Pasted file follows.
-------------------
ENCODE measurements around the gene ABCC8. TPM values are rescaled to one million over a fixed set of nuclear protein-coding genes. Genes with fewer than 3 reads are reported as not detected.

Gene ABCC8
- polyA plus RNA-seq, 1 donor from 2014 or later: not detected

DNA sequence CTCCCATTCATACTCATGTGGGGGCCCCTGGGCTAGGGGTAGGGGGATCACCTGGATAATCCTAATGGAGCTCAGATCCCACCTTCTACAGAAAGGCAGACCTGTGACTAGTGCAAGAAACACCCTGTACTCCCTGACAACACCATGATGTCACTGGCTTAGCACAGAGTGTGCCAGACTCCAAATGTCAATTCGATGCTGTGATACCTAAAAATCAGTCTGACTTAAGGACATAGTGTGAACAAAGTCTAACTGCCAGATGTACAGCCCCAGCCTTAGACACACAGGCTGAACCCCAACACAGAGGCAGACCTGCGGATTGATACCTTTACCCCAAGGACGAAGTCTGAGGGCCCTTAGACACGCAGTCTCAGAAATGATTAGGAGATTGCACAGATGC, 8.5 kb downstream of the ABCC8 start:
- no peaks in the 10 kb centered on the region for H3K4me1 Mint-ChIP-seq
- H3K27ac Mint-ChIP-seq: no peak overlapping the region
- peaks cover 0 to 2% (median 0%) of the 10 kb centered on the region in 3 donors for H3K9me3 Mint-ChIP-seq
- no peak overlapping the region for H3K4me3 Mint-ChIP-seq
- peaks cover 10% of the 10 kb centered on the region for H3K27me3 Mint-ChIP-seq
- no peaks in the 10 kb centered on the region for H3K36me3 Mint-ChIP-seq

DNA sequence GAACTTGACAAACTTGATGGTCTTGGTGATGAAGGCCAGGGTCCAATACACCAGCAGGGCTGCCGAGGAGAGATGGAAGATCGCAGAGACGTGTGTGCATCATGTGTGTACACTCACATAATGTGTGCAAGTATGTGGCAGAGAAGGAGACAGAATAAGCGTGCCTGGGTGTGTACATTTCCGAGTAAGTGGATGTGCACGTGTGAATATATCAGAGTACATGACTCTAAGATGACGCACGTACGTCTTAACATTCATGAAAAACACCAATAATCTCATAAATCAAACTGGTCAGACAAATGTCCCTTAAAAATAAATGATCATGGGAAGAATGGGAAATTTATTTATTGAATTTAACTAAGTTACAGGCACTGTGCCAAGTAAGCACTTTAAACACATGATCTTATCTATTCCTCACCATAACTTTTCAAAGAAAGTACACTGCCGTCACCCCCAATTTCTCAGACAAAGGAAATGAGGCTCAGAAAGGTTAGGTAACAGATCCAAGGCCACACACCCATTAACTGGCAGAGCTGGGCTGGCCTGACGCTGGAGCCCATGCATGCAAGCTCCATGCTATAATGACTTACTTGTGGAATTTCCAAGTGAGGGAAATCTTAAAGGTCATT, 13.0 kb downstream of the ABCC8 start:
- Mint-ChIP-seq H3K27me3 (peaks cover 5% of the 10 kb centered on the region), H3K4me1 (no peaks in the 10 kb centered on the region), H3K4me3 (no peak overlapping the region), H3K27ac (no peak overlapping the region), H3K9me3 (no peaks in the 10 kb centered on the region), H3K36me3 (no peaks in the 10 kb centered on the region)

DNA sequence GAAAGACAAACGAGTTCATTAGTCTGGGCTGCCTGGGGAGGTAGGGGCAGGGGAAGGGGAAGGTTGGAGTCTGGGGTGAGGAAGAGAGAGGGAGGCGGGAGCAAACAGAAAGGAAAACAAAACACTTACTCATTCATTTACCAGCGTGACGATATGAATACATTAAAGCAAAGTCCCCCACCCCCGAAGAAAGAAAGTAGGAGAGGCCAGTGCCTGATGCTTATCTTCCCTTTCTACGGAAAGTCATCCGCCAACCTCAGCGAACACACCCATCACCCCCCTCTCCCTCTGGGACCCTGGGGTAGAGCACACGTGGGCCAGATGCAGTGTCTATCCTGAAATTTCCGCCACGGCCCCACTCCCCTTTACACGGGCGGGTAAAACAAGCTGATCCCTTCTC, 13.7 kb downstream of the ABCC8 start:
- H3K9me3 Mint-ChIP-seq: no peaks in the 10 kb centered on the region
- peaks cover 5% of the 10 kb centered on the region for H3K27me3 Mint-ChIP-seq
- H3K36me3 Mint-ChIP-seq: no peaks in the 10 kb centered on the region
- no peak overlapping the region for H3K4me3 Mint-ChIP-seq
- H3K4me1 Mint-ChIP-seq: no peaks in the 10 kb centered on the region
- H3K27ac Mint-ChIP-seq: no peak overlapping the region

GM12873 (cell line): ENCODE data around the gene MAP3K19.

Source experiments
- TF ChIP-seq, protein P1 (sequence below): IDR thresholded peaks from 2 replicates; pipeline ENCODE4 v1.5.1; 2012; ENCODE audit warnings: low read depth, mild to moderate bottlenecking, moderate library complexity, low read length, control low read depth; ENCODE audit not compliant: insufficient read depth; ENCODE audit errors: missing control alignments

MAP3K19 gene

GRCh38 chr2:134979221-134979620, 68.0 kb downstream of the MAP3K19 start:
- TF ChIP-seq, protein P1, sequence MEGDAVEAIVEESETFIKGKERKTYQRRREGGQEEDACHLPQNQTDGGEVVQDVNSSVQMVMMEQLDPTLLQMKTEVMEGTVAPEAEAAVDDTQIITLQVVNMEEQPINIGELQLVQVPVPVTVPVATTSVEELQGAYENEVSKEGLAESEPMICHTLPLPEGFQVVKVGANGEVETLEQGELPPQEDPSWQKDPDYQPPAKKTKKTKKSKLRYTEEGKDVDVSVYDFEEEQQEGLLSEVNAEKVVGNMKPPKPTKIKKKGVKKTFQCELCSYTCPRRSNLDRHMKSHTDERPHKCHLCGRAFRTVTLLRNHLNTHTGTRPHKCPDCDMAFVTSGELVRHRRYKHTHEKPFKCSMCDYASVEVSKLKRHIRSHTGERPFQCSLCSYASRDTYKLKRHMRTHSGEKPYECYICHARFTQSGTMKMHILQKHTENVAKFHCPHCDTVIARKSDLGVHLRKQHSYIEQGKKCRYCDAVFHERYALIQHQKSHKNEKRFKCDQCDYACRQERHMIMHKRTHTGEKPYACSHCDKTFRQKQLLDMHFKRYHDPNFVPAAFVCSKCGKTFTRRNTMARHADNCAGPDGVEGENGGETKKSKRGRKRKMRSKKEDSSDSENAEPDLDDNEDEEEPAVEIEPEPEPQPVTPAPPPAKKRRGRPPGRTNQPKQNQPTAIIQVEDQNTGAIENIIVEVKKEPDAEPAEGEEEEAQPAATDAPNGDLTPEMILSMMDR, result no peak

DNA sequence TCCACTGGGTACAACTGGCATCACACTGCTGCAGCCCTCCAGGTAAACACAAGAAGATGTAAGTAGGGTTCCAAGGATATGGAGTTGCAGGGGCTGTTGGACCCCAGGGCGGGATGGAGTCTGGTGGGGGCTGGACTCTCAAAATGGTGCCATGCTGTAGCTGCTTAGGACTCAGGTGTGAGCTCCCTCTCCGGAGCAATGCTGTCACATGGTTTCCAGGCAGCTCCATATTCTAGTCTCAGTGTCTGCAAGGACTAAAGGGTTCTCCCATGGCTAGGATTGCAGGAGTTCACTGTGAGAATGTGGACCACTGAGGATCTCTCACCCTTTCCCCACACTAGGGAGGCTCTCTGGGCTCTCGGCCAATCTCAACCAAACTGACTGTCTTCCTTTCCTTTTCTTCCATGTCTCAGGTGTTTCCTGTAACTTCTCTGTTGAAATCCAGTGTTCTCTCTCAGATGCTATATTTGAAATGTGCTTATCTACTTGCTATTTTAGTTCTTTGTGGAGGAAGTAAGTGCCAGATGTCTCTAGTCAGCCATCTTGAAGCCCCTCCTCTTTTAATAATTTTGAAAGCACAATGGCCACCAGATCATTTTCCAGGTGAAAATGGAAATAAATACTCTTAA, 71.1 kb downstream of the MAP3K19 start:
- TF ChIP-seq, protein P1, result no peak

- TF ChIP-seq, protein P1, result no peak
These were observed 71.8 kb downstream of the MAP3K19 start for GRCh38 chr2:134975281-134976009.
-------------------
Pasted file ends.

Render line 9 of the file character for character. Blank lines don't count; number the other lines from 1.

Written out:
- peaks cover 10% of the 10 kb centered on the region for H3K27me3 Mint-ChIP-seq